Pan Am boom is a bust for many downtown Toronto businesses

The Pan Am games were supposed to be one of the busiest times of the year, not only for traffic, but also for businesses around the games hoping to get an influx of tourists and spectators.

Instead, businesses in downtown Toronto say they have been struggling to even get the usual number of customers into their stores since the start of the games, despite sales data showing a small increase in consumer spending on the opening weekend.

For some owners and managers, this has meant cutting hours, hiring freezes and even layoffs, as the streets are emptier than expected, and the boom in business is turning out to be anything but.

When Toronto was announced as host city for the 2015 Pan Am games, many touted the benefit to the local economy. Hosting the games would mean tourists, and tourists would be spending money, especially on nights out in the city.

Ghanshyam Joshi, co-owner of Aroma, an Indian restaurant on John and King Streets, believed that would happen. He hired two part-time temporary workers, anticipating how busy things would get. Even without any traffic from the games, Mr. Joshi said he was expecting tourists from the United States to come and spend money, taking advantage of the weak Canadian dollar.

“This is usually the time we get a lot of Americans,” he said.

Instead, he says not only has there not been an increase, traffic has been even slower than usual. Regulars are avoiding the area because they don’t want to deal with tourists. But the tourists aren’t coming, either, he said.

“It’s much less than the summer slump. I’m amazed [by] that,” he said. The two part-time workers Mr. Joshi hired had to be laid off, he said. One of them is on for another week, but then he’s gone as well.

Jason D’Anna, co-owner of Parlor Foods & Co., a restaurant on King Street, said he saw a little bit of traffic on the day of the opening ceremony. But since then, things haven’t picked up.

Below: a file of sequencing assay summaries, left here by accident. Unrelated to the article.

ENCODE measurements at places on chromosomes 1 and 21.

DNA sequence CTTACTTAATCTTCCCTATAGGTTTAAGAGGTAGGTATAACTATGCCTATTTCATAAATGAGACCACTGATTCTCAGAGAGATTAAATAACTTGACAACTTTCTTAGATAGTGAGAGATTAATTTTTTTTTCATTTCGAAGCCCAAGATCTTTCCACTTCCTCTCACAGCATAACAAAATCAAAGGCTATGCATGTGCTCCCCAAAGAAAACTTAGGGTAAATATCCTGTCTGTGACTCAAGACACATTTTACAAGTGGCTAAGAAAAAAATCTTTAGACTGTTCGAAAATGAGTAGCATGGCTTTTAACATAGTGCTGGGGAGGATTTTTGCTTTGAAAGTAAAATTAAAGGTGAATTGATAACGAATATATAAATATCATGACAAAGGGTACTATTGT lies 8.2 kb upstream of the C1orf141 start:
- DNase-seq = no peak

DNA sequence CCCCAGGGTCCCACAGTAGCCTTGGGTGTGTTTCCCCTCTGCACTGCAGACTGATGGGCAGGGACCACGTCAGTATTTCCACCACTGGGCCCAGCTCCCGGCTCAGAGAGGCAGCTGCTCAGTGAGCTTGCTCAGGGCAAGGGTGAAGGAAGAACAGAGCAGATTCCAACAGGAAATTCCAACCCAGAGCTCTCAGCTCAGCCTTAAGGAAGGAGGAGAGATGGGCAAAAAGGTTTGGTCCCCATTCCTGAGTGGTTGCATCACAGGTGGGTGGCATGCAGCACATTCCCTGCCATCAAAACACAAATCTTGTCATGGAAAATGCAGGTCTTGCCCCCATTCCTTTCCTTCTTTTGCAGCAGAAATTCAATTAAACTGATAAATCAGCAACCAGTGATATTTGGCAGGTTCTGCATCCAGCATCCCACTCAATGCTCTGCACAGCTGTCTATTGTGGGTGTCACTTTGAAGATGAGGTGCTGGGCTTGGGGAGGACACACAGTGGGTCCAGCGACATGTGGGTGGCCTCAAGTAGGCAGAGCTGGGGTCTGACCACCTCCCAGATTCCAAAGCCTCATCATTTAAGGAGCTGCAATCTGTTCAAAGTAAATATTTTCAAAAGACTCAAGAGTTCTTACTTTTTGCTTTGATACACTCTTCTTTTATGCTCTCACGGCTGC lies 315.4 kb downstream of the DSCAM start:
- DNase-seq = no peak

“It’s not what I was expecting it to be … I mean especially this district, a majority of the hotels are here. … We really anticipated a lot bigger and better,” he said.

Even Hooters wasn’t immune from the slump. Jimmy Chan, general manager of the downtown Toronto location on Adelaide Street West, said he wasn’t expecting an increase for the games, but still wasn’t ready for how slow things would be.

“We weren’t expecting it to be this bad. … Percentage wise we are down in the neighbourhood of around 30 per cent,” he said.

Usually Mr. Chan hires new people for the summer. Instead, he said there’s a hiring freeze.

“Between June 15 to July 31 we would add about 10 to 15 employees … we’re not going to be doing that this year,” he said.

Consumer transaction data from Moneris shows a slight increase during the opening weekend of the games, from July 10 to 12. In the downtown area from Bloor to Waterfront, Jarvis to Bathurst, spending was up about eight per cent from the same weekend in 2014, and almost four per cent up from a week before.

Hotels, restaurants and entertainment spending saw some of the highest increases week-over-week. Restaurant spending was up almost 11 per cent from the week before, while bar spending was up almost 20 per cent.

Liam Gilhooly, a manager at Gabby’s Grill and Bar on King Street, said business has been better than usual.

“We’ve seen a lot of tourists come in, from Costa Rica, from Brazil, from Mexico. A lot of Americans, which is fantastic, because they spend money,” he said.

However, the customers Mr. Gilhooly usually sees have skipped town for the duration of the games.

“Our regulars are like our family here. We keep in contact with them, saying ‘Why aren’t you coming in?’ and they’re like, ‘I don’t want to deal with tourists,’” he said.

But for many, the numbers haven’t translated into more customers. Mr. Joshi said he’s given up hope for more customers between now and July 26, the end of the Pan Am games.

“It’s a national pride to host, pride for Toronto. That’s something different. But … I don’t think it helped many businesses here,” he said.

 By: Globe and Mail